Mortuary Law- Chapter 2 Flashcards Preview

Mortuary Law- Mors 200 Study Guide > Mortuary Law- Chapter 2 > Flashcards

Flashcards in Mortuary Law- Chapter 2 Deck (22):

Specifically the dead body of a human being deprived of life but not yet entirely disintegrated. Must meet three conditions:

  1. Must be the body of a human being
  2. Without life
  3. Not entirely disintegrated

Dead Body (Corpse)


Occurs when life ceases, which takes place when the heart stops beating and respiration ends.

Death- 1950 Case Definition (Thomas v. Anderson)


For legal or medical purposes, an individual who has sustained irreversible cessation of all functioning of the brain, including the brain stem.

  • Becomming the most widely used definition because a person's heart or lungs may continue to function through artificial means even though the person has no brain function.

Death- 1979 Definition (Lovats v. District Court)


Cremated remains, a disintegrated corpse or the bones of a skeleton do not constitute, in the eyes o the law, a:

Dead Body


For ____ years, the courts have struggled over whether a dead body does or does not constitute property.



In ___ ____ ___, it was established that the dead body was within the exclusive control of the Church. From this notion, courts developed the principal that no individual had property rights in the dead body. Thus, it was said that a dead body is the property of no one and there is no property in a dead body.

Early English Law


As the law became more secular, courts began to acknowledge that the ___ ____ and ___ __ ___ do have a right to take possession of the body to arrange its disposition. While they stopped short of declaring that a dead body was the "property" of the surviving family member, they recognized that survivors had quasi-property rights in the dead body.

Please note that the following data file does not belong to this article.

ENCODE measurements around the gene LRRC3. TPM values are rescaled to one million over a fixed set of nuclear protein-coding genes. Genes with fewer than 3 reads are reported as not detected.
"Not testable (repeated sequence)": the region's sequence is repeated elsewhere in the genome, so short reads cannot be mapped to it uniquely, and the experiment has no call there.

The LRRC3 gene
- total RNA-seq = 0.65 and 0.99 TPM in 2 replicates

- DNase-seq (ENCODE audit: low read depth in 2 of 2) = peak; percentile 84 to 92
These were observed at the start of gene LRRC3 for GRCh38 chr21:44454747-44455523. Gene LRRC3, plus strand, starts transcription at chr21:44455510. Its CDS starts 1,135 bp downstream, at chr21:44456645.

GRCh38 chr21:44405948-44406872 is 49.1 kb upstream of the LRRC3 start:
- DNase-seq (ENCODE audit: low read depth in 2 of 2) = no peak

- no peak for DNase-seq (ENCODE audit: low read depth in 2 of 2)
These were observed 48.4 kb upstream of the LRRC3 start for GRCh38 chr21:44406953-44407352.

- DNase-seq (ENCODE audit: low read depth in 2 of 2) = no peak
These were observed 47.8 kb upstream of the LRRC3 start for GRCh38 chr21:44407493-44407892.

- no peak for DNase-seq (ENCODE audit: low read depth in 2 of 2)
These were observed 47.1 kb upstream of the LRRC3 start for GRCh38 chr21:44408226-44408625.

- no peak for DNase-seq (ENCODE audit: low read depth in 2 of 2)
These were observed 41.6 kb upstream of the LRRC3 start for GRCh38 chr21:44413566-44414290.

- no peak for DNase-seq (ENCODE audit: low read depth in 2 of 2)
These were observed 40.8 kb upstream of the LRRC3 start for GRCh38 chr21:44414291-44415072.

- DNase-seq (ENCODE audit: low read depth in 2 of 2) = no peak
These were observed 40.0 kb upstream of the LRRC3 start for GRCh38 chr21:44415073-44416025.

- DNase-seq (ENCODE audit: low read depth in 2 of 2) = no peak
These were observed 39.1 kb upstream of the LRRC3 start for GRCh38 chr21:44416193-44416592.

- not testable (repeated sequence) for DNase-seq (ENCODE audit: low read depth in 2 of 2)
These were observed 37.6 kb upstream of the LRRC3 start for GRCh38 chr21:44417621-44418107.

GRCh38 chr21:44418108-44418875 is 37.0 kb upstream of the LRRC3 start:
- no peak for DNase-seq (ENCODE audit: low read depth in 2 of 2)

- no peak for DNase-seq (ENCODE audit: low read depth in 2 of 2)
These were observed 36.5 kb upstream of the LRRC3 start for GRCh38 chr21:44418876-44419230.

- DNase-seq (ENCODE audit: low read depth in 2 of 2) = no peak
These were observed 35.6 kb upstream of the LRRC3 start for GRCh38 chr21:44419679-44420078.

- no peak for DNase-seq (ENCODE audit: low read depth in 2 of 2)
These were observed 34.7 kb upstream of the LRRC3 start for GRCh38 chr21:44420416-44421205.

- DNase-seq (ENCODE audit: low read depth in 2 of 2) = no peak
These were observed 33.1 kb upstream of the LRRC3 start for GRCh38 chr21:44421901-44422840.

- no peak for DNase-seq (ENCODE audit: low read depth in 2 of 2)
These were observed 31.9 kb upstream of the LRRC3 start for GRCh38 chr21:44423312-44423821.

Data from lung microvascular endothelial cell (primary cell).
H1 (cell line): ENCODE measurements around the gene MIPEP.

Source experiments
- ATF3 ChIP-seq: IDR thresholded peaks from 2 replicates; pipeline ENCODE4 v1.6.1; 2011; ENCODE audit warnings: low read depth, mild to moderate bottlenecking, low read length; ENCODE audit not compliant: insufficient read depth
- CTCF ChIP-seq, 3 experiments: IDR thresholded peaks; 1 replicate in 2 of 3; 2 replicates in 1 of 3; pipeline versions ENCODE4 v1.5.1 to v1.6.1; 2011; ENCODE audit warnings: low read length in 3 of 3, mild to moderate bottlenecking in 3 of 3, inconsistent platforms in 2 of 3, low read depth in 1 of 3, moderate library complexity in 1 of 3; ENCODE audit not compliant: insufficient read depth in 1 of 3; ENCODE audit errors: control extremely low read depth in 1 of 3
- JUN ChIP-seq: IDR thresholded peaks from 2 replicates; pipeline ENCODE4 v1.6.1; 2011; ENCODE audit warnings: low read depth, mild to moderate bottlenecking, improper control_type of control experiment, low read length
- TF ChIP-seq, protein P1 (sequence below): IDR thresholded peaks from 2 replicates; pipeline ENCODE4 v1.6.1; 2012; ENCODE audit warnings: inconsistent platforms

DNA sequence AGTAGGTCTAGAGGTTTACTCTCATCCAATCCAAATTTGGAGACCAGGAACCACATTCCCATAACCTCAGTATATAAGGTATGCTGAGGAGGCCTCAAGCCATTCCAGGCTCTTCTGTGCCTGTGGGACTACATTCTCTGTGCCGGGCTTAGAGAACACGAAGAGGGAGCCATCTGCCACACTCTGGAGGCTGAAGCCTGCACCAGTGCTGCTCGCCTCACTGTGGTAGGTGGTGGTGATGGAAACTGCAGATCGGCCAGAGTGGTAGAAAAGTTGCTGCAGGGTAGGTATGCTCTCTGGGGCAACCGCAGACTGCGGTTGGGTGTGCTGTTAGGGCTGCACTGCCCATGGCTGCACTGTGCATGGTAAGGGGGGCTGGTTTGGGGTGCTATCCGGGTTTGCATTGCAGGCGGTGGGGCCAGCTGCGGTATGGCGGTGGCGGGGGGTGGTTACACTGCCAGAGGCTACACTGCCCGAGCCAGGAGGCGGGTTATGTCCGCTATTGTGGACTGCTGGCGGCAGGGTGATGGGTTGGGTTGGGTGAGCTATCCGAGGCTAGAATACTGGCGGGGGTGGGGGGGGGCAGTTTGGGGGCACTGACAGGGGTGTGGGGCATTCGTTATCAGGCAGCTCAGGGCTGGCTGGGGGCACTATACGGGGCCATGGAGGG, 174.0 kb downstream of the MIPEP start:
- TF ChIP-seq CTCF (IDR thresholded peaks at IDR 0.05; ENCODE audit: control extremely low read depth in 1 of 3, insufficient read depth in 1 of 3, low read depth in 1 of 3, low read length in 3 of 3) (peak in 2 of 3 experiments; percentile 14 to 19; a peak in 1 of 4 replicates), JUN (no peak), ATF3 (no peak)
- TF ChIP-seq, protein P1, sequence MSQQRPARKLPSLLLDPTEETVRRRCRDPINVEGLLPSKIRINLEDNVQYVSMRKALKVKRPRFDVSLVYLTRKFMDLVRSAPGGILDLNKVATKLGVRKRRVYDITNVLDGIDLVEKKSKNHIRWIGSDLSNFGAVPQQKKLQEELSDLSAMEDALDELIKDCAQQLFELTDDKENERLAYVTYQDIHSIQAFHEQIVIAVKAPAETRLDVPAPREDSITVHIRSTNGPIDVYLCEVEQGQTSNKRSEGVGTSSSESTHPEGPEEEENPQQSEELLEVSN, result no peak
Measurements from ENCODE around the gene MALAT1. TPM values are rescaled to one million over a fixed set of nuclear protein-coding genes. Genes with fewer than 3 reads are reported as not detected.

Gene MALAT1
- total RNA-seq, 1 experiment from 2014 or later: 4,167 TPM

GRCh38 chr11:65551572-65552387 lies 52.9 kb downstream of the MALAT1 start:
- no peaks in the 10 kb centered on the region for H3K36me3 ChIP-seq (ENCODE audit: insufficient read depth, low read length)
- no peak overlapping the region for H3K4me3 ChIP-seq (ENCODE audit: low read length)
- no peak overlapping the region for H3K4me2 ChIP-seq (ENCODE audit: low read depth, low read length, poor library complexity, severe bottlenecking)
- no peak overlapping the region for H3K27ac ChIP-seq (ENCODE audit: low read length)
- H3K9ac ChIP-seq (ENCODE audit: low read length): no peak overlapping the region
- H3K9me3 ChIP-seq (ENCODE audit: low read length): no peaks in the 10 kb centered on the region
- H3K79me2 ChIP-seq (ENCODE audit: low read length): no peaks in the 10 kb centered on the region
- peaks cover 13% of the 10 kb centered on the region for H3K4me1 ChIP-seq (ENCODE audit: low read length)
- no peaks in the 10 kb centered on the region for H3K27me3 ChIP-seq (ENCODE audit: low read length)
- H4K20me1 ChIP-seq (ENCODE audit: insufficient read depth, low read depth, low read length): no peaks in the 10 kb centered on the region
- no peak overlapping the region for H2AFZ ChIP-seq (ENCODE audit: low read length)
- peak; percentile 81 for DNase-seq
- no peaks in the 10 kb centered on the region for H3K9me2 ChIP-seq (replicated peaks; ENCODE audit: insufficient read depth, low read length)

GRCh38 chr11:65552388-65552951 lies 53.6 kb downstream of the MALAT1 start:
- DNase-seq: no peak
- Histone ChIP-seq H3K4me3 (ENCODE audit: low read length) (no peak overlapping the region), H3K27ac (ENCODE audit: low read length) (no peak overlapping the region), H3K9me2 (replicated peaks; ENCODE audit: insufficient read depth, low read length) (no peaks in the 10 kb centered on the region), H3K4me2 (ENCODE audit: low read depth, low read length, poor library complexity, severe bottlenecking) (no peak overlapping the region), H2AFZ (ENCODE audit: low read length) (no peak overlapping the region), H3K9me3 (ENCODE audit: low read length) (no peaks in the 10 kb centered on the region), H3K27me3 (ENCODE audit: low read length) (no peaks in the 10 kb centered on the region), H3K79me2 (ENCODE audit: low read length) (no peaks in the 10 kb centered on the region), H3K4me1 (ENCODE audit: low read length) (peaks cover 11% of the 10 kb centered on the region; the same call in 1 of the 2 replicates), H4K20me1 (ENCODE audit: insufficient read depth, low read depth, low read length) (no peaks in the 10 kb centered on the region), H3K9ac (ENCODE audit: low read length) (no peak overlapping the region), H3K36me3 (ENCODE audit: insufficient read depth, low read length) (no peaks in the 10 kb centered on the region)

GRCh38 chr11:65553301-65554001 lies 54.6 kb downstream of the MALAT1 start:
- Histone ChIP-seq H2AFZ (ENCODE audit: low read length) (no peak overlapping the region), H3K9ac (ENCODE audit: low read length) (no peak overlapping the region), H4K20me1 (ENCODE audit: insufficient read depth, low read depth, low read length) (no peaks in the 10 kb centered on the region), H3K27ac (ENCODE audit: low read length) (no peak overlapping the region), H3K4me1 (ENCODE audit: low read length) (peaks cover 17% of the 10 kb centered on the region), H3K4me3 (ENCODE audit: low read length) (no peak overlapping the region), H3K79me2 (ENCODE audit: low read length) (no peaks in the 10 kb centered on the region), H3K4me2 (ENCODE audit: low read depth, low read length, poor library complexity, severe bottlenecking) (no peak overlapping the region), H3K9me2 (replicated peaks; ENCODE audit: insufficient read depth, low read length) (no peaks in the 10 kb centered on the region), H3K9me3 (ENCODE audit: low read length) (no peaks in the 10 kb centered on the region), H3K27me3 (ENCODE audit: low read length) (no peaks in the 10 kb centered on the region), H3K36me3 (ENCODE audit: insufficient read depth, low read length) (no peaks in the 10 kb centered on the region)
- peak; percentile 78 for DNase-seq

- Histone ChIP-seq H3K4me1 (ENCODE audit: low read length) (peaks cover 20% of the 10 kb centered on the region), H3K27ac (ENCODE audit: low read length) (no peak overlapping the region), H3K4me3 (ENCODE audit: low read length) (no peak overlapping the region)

Surviving Spouse and Next of Kin


Not property in the commercial sense, but the law does provide a bundle of rights to the next of kin in relation to that body. The survivor is given the right to:

  • Take the body for purposes of disposition
  • Allow body parts to be used within the confines of the law
  • Exclude others from possession of the body
  • Dispose of the body



It is well within the police powers of the government to require the orderly disposition of the dead in order to promote public health.

  • Courts have regularly upheld criminal statutes requiring the proper disposition of the dead.

Necessity of Disposition


  • Abandonment of the body
  • Funeral directors who accept bodies but fail to see to their proper disposition (statutes that impose criminal penalties for the failure to bury or incinerate a corpse within a reasonable time after death).
  • Crematory operators discarding bodies rather than cremating them.

Examples of Violations of Criminal Statutes Requring the Proper Disposition of the Dead


States have a valid interest in protecting survivors and insuring them sufficient privacy to carry out the disposition of their deceased family members in a respectful manner.

Respect for the Deceased and Survivors


Supreme courts held that, in respect to an individual's request, death scene photographs of a public official were protected from disclosure under an exemption to the ___ ____ _____ ____.

  • Based its holdings on cultural traditions and common law protections.
  • The court noted the respect that civilizations have provided to burial rights and their counterparts.